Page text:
Chapter 1 Toward a Physical Characterization; Chapter 2 Dressing a Character; Chapter 3 Characters and Types; Chapter 4 Making the Body Expressive; Chapter 5 Plasticity of Motion; Chapter 6 Restraint and Control; Chapter 7 Diction and Singing; Chapter 8 Intonations and Pauses; Chapter 9 Accentuation: The Expressive Word; Chapter 10 Perspective in Character Building; Chapter 11 Tempo-Rhythm in Movement; Chapter 12 Speech Tempo-Rhythm; Chapter 13 Stage Charm; Chapter 14 Toward an Ethics for the Theatre; Chapter 15 Patterns of Accomplishment; Chapter 16 Some Conclusions on Acting;
Constantin Stanislavski (1863-1938), arguably the most influential director in the history of the theater, was the founder of the renowned Moscow Art Theater. A pioneer of psychological realism and improvisation on the stage, he devoted his life to developing the performance techniques now emulated throughout the world.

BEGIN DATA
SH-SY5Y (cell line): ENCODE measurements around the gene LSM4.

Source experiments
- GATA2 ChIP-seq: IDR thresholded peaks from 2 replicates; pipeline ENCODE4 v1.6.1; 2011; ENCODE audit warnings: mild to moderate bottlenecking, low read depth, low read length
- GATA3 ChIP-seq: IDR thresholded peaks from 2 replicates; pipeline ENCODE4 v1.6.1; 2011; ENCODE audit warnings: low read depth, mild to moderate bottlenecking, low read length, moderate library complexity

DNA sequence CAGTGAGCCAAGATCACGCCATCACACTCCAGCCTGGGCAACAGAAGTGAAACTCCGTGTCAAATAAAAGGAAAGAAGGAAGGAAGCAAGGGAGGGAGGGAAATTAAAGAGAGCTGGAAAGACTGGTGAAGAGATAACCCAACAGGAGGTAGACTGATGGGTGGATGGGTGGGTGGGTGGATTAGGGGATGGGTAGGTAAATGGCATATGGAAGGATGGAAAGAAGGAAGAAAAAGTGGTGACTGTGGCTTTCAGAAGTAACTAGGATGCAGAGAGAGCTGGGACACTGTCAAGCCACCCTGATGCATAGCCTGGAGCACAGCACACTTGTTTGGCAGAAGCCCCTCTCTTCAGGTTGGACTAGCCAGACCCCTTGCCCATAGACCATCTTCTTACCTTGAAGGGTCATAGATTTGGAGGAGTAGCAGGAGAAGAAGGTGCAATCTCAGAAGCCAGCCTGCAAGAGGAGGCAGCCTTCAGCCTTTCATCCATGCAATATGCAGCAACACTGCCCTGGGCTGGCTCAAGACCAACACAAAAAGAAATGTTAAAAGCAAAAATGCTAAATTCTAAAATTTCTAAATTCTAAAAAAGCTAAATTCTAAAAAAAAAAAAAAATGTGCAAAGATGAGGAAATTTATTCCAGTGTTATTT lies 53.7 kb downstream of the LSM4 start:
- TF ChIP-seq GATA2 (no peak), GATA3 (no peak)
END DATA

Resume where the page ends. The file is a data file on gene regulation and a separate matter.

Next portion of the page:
"Indispensable for the actor, stimulating for the layman." --
"Anyone who attempts to train actors or to direct plays will find here a great mine of practical wisdom, all informed by Stanislavski's grasp of the art itself." -- Francis Fergusson, Educational Theatre Journal
"In (this book) Stanislavski, assuming the reader's familiarity with the 'inner technique', proceeds to study costume and the wearing of costume, bodily movement, voice, speech and the use of language, and tempo and rhythm-- the more external but essential techniques whereby the actor learns to use his physical instrument . . . and he expounds them as only a master can; i.e., with the insight and authority of talent plus expeirence. Anyone who attempts to train actors or to direct plays will find here a great mine of practical wisdom." -- Francis Fergusson, Education Theatre Journal
"The chapter on Diction and Singing offers an analysis of basic problems of singing that is unrivaled." -- MusicalAmerica